The NFL is searching for talent in the Pacific Islands as it prepares to stage the first ever International Combine in Australia.
Fiji and Samoa are among six locations where talent scouts are conducting testing days, in which athletes will be put through a series of speed and agility tests to assess their suitability for America's most iconic sporting league.
Brett Pickett from Pacific Sports Management said the NFL hoped to unearth the next Jordan Mailata, the former South Sydney Rabbitohs Under 20s rugby league player, who was drafted by Super Bowl champions the Philadelphia Eagles in April, despite having never played the sport.
"We got (him) into the IMG Academy in Florida earlier this year and he was successful in that - he ended up being entered into the NFL Draft and he got drafted in the seventh round by the Philadelphia Eagles," he said on the line from Suva, during the first day of testing down under.
"Jordan is a big six foot eight 160kg Australian-Samoan athlete who they very much liked and that's opened their eyes to think there might be more Jordan's down here so they've engaged us to search the Oceania region to see if we can't unearth the next Jordan."
The testing days - targeting athletes in good physical condition who will be 21-25 in 2019 - were only announced a couple of weeks ago and organisers have been encouraged by the strong turnout at such short notice.
"We've had over 50 athletes turn up today, which we're pleased about given the short time-frame we've had to promote this event," said Brett Pickett during a break in testing in Suva.
"There's been a lot of guys come down here - there are some guys who we've certainly have our eyes on. There's a couple of guys who are probably are a little too early - need to probably build their strength and their physique and their athleticism - but it's only year one.
"Especially some of the young young guys have the years ahead of them to make themselves appropriately sized for this event but there's quite a number of guys down here that we think we'll pass on to the NFL and see if they share our opinion about their potential to play the NFL game."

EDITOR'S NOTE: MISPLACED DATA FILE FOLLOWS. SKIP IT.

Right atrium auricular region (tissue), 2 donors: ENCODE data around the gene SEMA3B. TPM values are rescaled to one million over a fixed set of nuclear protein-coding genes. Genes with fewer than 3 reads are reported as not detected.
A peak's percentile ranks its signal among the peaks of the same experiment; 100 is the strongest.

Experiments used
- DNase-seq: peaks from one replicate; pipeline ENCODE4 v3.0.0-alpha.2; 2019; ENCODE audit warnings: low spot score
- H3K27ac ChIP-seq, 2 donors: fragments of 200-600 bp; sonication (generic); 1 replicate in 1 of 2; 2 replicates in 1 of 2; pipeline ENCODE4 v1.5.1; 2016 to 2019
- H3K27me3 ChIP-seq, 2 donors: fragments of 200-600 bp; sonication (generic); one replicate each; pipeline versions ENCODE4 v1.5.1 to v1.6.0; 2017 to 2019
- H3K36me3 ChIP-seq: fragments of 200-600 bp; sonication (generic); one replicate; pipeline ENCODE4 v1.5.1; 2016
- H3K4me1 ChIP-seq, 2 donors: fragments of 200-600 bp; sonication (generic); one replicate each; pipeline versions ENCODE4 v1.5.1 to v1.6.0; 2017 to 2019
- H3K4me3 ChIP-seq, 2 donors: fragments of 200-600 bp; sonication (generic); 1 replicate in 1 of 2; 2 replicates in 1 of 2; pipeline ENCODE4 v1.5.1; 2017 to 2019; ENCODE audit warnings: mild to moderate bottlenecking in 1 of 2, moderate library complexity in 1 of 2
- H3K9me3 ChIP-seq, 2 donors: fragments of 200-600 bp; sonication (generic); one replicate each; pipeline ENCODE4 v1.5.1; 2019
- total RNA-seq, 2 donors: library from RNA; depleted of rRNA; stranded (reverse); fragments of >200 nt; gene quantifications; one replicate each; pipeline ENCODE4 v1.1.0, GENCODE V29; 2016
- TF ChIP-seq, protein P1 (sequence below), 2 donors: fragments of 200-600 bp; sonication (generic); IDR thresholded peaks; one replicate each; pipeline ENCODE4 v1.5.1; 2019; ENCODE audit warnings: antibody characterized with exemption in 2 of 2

Athletes of Pacific Island heritage have a long history of success in the NFL: Former Pittsburgh Steelers safety Troy Polamalu, who is of American Samoan descent, won two Superbowl titles; the father of Tennessee Titans quarterback Marcus Mariota was born in the US territory; while Buffalo Bills defensive lineman Star Lotulelei was born in Tonga.
Brett Pickett said the sheer size and raw athleticism of Pacific athletes was a perfect fit for the NFL.
"That's what we found in Jordan. The man is six foot eight and 160kg but he runs the 40 yard dash under five seconds and he's got explosive power to change direction," he said.
"A lot of these Polynesian athletes just have that natural athletic ability and it's raw - and it needs to be refined to the NFL game - but it's just that pure, raw athleticism I think a lot of these guys have that we certainly like and I think the NFL like."
Following stops in Suva and Auckland, Apia will host the third testing day on Friday, before the roadshow reaches Wellington, Brisbane and Sydney.
From there, 75 athletes will be flown to the Gold Coast to participate in the inaugural NFL International Combine in the first week of October.
Up to five players will then be selected to spend three months at the IMG Academy in Florida, with the goal of securing a place in next year's NFL Draft.